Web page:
Their two most glamorous summer signings had scored, Manchester United's enviable array of attacking talents had chalked up another win but, as the final whistle was about to go, one name rang around Old Trafford.
“David de Gea,” chorused the supporters. When the points were procured, the Spaniard responded by turning to the Stretford End and punching the air.
The story of United's season encompasses the ever-present question of whether their excellence in the opposition's half will be undermined by their defensive deficiencies.
Angel di Maria and Radamel Falcao struck, imported superstars illustrating the new United ethos of trying to bring in the best. Yet this represented a nervous escape, courtesy of De Gea and an unlikely ally.
The Spaniard starred in added time of either half. He was the difference between the teams.
"Of course," Louis van Gaal said. De Gea now has the distinction of saving a Leighton Baines penalty in the Premier League, robbing the Everton left-back of his 100 per cent record.
Then, to acclaim from the supporters, he thwarted substitutes Leon Osman and Bryan Oviedo in spectacular style.
A side with a soft underbelly possess a superb goalkeeper.
It is just as well.
Three of the back four began with a total of five previous United appearances between them.
Two were teenagers.
Everton may be depleted and tired after a 5,000-mile round trip to FC Krasnodar in a remote part of Russia, but they possess resilience and an ability to fashion chances.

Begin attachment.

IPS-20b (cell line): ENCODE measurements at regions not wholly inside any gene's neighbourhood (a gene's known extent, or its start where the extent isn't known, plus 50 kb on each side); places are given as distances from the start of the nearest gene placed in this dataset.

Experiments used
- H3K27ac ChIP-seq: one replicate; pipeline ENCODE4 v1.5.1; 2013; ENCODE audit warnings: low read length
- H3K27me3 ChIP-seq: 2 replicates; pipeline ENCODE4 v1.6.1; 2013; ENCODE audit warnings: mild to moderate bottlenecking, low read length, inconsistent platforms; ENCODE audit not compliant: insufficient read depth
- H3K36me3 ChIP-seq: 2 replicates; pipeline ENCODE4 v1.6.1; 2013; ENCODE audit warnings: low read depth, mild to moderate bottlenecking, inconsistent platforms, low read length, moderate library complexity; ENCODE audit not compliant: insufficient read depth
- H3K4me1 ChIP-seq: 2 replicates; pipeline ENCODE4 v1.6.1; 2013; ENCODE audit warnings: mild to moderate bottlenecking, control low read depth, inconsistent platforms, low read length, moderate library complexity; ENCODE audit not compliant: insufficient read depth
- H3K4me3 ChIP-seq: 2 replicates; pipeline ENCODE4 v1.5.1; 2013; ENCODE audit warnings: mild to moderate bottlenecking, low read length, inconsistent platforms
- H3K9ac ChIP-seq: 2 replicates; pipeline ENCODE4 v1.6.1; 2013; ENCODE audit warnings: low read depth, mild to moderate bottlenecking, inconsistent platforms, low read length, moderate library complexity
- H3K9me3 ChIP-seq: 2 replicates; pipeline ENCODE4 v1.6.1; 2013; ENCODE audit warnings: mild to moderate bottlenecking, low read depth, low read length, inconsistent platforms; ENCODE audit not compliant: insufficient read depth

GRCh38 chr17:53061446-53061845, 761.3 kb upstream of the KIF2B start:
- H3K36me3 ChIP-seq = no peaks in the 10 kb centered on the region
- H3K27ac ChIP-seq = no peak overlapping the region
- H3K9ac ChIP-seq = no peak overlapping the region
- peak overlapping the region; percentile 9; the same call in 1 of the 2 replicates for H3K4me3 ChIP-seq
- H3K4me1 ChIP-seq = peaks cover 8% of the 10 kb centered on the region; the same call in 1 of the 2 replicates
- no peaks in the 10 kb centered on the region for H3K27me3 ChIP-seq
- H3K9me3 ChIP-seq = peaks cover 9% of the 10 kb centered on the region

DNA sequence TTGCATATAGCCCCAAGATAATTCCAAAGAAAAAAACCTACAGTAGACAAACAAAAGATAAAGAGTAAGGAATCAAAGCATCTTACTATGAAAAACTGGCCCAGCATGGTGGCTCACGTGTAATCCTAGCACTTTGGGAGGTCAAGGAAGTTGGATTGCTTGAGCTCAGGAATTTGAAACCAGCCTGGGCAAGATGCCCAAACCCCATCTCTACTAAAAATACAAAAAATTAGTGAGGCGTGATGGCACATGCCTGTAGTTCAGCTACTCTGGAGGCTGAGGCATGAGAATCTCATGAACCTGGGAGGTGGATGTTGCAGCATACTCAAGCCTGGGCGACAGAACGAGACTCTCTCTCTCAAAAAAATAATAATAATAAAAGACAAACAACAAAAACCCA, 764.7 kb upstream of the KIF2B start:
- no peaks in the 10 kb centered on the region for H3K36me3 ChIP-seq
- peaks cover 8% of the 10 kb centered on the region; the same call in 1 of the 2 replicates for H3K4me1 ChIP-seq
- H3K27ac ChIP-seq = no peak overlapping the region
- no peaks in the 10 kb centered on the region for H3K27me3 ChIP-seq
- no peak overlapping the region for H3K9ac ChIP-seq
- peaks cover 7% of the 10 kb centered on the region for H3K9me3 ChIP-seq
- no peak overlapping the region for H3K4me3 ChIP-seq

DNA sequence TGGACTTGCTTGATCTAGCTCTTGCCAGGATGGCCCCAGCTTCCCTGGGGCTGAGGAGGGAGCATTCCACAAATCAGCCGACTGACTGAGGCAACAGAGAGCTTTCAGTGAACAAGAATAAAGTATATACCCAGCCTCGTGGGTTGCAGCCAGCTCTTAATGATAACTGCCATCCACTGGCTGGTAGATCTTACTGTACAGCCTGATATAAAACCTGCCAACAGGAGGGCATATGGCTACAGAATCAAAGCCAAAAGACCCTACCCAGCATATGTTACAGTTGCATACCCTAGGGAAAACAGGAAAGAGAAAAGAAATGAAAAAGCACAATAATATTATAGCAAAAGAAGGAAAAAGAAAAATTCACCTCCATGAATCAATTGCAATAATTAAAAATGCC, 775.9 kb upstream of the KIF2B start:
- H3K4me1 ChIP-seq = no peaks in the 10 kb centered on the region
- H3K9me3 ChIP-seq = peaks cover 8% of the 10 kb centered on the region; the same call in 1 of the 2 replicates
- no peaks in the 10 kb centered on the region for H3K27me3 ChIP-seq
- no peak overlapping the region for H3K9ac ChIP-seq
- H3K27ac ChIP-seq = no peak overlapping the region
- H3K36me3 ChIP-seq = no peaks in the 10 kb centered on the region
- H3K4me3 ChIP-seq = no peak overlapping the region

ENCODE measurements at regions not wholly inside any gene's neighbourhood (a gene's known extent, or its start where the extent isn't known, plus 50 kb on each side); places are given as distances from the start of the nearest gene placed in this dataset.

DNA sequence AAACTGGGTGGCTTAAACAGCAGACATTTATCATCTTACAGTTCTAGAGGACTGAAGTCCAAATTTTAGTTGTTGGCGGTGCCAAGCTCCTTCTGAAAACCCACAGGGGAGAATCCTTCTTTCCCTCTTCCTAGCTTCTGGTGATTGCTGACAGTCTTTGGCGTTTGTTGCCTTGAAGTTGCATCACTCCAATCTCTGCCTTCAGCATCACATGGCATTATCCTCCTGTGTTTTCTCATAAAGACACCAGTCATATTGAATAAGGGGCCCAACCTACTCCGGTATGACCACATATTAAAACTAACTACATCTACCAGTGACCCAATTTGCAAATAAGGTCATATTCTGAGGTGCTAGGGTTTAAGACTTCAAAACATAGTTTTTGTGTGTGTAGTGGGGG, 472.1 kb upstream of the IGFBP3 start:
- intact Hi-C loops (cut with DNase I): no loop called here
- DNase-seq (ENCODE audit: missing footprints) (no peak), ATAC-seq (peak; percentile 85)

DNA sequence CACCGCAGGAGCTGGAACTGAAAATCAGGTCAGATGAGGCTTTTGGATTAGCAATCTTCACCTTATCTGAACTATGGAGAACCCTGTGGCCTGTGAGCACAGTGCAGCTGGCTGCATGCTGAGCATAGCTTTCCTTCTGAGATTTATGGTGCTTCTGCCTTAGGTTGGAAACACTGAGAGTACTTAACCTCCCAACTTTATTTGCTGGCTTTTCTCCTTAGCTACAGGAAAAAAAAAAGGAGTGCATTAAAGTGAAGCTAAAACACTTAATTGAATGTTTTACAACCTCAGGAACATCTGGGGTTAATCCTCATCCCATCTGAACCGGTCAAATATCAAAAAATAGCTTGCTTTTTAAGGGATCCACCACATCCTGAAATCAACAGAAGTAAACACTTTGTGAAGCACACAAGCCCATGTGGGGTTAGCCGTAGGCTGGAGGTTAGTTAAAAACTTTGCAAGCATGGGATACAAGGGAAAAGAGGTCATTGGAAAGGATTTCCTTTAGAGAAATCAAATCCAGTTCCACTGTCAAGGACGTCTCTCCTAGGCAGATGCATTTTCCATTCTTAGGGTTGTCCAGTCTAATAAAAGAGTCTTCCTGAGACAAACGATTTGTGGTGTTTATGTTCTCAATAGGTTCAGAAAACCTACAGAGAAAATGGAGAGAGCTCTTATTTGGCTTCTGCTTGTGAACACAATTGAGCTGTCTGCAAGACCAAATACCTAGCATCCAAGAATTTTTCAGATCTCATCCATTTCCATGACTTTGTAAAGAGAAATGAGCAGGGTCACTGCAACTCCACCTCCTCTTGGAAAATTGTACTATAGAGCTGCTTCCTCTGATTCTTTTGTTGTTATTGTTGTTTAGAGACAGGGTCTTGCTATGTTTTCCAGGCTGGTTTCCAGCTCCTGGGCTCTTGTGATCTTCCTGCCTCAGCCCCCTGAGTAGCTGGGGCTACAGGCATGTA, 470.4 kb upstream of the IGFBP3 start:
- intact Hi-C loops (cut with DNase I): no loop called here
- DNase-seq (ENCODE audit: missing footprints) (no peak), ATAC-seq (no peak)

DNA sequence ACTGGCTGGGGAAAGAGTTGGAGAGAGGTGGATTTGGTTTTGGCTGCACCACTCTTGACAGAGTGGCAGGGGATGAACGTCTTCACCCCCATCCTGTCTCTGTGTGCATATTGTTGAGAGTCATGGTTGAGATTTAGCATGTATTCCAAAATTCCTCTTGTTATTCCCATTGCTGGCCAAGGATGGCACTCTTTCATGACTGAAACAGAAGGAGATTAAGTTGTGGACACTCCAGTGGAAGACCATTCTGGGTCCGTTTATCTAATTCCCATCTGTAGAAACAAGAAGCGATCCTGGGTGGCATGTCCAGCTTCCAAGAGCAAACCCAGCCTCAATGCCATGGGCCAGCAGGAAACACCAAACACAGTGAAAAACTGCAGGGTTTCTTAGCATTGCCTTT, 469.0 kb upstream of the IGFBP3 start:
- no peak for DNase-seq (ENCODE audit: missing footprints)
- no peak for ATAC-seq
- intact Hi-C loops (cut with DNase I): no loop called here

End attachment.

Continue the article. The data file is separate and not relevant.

United’s defensive injuries were compounded by a discrepancy in the selection.
Only Daley Blind of the diamond in the centre is actually a specialist central midfielder.
Di Maria is a revelation; if, indeed, the most expensive player in the history of British football can be deemed a revelation.
He opened the scoring with precision and his past four games have yielded three goals and three assists.
The Argentine can even create goals when he doesn’t mean to; for the second time in three appearances at Old Trafford, a miscued shot resulted in another scoring. Falcao was duly grateful.
Yet Van Gaal’s recurring theme is that Di Maria – and everyone – can do more to help out his porous rearguard.
In a lacerating post-match criticism, he argued that progress has not been made. United endured a fraught finale against West Ham last week. They did so again, and this time without what he called “the excuse” of playing with 10 men.
We have given four big chances away,” he said. “Four.”
His idea is to stop attacks at source, not see potent strikers standing next to De Gea, serving as the insurance policy. Falcao’s contribution came in the form of a goal-line clearance from Phil Jagielka’s header.
A minute later, the Colombian scored. Yet his withdrawal was significant, too; he became a microcosm of United’s attacking imbalance.
They had difficulties with the diamond as it left them undermanned on the flanks. James Wilson was summoned to replace Falcao and track the marauding Baines.
Everton ended defeated and depleted, losing the injured Steven Pienaar and John Stones.
They hover on the edge of the relegation zone, having played virtually all of the contenders and won a solitary game.
Overachievers last season, they may now have a solitary high flyer.
Steven Naismith has outscored any of the “Gaalacticos” this season.
Yet his fourth of the campaign was sandwiched by Di Maria and Falcao’s goals and De Gea’s saves.
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